Keywords: Cooccurrence graph, entity relation graph, unstructured text, weighted distance.

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10 Hybrid Collaborative-Context Based Recommendations for Civil Affairs Operations

Authors: Patrick Cummings, Laura Cassani, Deirdre Kelliher

Abstract:

In this paper we present findings from a research effort to apply a hybrid collaborative-context approach for a system focused on Marine Corps civil affairs data collection, aggregation, and analysis called the Marine Civil Information Management System (MARCIMS). The goal of this effort is to provide operators with information to make sense of the interconnectedness of entities and relationships in their area of operation and discover existing data to support civil military operations. Our approach to build a recommendation engine was designed to overcome several technical challenges, including 1) ensuring models were robust to the relatively small amount of data collected by the Marine Corps civil affairs community; 2) finding methods to recommend novel data for which there are no interactions captured; and 3) overcoming confirmation bias by ensuring content was recommended that was relevant for the mission despite being obscure or less well known. We solve this by implementing a combination of collective matrix factorization (CMF) and graph-based random walks to provide recommendations to civil military operations users. We also present a method to resolve the challenge of computation complexity inherent from highly connected nodes through a precomputed process.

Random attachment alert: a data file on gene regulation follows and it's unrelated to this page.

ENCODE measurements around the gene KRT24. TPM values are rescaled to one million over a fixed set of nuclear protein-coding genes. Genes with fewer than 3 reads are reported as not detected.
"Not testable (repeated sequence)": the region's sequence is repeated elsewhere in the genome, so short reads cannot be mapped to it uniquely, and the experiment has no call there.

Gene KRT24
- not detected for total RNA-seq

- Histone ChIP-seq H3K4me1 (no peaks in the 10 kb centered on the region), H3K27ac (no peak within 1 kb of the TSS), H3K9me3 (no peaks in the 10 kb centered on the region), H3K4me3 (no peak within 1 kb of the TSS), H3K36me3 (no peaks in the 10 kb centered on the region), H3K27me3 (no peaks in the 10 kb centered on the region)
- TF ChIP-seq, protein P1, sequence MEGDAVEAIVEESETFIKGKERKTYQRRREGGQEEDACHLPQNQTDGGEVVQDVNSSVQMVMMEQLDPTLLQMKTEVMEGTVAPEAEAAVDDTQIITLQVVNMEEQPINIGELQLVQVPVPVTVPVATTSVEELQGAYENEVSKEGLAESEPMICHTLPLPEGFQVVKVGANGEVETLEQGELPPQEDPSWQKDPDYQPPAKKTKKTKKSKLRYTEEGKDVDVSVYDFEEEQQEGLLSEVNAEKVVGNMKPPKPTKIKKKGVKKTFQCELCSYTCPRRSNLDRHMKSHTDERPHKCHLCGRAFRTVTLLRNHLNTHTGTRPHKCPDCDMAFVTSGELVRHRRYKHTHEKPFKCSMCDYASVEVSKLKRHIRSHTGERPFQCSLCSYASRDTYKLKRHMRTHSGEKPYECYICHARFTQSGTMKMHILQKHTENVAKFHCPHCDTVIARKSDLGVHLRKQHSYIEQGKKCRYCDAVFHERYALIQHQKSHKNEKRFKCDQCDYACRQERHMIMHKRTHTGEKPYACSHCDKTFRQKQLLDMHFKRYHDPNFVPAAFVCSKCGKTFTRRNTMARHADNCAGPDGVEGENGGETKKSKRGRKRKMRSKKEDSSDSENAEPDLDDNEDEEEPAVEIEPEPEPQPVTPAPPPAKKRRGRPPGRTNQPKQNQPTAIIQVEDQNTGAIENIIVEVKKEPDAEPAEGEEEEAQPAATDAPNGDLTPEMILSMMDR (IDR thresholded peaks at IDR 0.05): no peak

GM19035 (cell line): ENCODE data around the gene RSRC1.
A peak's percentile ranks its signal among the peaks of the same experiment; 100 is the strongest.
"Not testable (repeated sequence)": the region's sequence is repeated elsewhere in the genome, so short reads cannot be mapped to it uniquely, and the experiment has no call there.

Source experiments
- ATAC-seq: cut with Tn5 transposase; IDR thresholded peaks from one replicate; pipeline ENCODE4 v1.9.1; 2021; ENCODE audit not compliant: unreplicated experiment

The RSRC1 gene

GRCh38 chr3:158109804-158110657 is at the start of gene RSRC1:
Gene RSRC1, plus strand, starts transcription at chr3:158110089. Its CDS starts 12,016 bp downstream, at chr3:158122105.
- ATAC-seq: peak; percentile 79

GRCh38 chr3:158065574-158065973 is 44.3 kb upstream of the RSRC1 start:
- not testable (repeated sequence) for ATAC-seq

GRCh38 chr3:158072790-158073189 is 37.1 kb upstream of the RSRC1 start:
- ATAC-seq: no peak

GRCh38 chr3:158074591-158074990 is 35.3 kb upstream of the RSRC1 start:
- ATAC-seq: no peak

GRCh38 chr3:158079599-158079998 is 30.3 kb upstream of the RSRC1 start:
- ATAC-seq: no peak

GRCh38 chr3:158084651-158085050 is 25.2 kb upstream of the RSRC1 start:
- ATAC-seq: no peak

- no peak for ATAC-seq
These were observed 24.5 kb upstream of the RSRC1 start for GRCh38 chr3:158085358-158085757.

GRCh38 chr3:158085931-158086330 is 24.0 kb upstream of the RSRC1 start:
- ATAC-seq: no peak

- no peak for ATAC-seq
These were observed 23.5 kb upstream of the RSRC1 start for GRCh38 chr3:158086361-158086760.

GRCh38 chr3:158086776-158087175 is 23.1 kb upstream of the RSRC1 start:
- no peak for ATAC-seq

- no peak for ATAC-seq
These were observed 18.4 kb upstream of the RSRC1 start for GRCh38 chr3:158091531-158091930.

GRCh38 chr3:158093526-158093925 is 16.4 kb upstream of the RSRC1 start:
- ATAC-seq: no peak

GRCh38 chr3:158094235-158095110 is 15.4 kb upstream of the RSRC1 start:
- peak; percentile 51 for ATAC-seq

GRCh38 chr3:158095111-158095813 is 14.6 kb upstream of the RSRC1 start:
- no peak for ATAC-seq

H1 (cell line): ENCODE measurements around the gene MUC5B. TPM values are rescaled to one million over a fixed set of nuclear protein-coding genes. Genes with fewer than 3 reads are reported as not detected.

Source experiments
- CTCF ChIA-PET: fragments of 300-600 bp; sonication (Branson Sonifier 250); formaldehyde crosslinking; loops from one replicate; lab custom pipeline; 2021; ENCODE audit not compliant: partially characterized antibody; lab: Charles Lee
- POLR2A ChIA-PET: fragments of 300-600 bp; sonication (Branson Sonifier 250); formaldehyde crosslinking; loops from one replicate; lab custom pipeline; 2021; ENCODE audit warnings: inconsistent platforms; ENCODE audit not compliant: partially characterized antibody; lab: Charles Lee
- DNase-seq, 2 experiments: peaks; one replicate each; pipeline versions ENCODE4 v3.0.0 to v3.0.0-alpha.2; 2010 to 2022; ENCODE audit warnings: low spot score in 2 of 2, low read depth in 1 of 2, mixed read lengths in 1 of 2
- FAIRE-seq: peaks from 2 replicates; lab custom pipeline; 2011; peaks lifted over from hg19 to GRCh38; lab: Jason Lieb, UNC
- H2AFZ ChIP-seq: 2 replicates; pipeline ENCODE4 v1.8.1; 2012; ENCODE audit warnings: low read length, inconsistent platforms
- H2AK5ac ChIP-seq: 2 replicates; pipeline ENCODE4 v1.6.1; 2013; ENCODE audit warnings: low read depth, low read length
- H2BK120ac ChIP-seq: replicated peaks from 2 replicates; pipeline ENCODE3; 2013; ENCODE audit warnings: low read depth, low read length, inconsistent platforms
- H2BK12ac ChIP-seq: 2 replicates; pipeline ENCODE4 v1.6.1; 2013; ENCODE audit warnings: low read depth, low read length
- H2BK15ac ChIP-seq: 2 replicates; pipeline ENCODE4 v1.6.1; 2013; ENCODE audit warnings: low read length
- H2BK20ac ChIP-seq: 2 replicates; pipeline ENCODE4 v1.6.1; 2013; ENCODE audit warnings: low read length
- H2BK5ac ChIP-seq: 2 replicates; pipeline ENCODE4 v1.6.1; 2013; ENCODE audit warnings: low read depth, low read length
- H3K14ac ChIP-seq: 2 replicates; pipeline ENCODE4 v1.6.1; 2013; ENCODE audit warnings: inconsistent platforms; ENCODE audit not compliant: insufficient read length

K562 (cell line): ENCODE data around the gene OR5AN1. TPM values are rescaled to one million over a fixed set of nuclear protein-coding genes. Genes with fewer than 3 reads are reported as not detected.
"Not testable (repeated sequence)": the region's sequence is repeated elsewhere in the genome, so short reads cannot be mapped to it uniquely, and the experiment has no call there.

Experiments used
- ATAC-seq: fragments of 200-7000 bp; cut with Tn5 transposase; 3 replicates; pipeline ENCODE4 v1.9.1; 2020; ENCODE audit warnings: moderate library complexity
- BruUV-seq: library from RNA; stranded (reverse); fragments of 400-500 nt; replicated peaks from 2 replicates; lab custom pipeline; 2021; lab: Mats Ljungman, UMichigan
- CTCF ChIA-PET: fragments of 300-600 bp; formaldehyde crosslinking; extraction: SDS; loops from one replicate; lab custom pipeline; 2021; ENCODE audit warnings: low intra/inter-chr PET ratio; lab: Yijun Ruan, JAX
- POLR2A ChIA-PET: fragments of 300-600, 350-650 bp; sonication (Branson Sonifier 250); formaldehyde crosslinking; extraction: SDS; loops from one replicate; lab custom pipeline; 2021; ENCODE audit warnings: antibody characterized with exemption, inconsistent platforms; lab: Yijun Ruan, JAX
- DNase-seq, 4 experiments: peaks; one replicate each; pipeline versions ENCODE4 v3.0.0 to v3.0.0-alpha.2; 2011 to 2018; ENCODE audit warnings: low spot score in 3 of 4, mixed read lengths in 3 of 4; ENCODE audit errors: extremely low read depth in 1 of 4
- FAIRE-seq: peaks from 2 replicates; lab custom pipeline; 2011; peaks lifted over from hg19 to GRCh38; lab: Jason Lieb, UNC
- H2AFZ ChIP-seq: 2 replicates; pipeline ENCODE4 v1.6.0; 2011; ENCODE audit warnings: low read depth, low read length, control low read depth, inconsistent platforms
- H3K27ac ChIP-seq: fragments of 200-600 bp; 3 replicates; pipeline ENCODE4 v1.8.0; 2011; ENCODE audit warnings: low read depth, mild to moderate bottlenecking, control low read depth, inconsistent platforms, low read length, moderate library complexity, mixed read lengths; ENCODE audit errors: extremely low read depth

Keywords: Recommendation engine, collaborative filtering, context based recommendation, graph analysis, coverage, civil affairs operations, Marine Corps.

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9 PM10 Chemical Characteristics in a Background Site at the Universidad Libre Bogotá

Authors: Laura X. Martinez, Andrés F. Rodríguez, Ruth A. Catacoli

Abstract: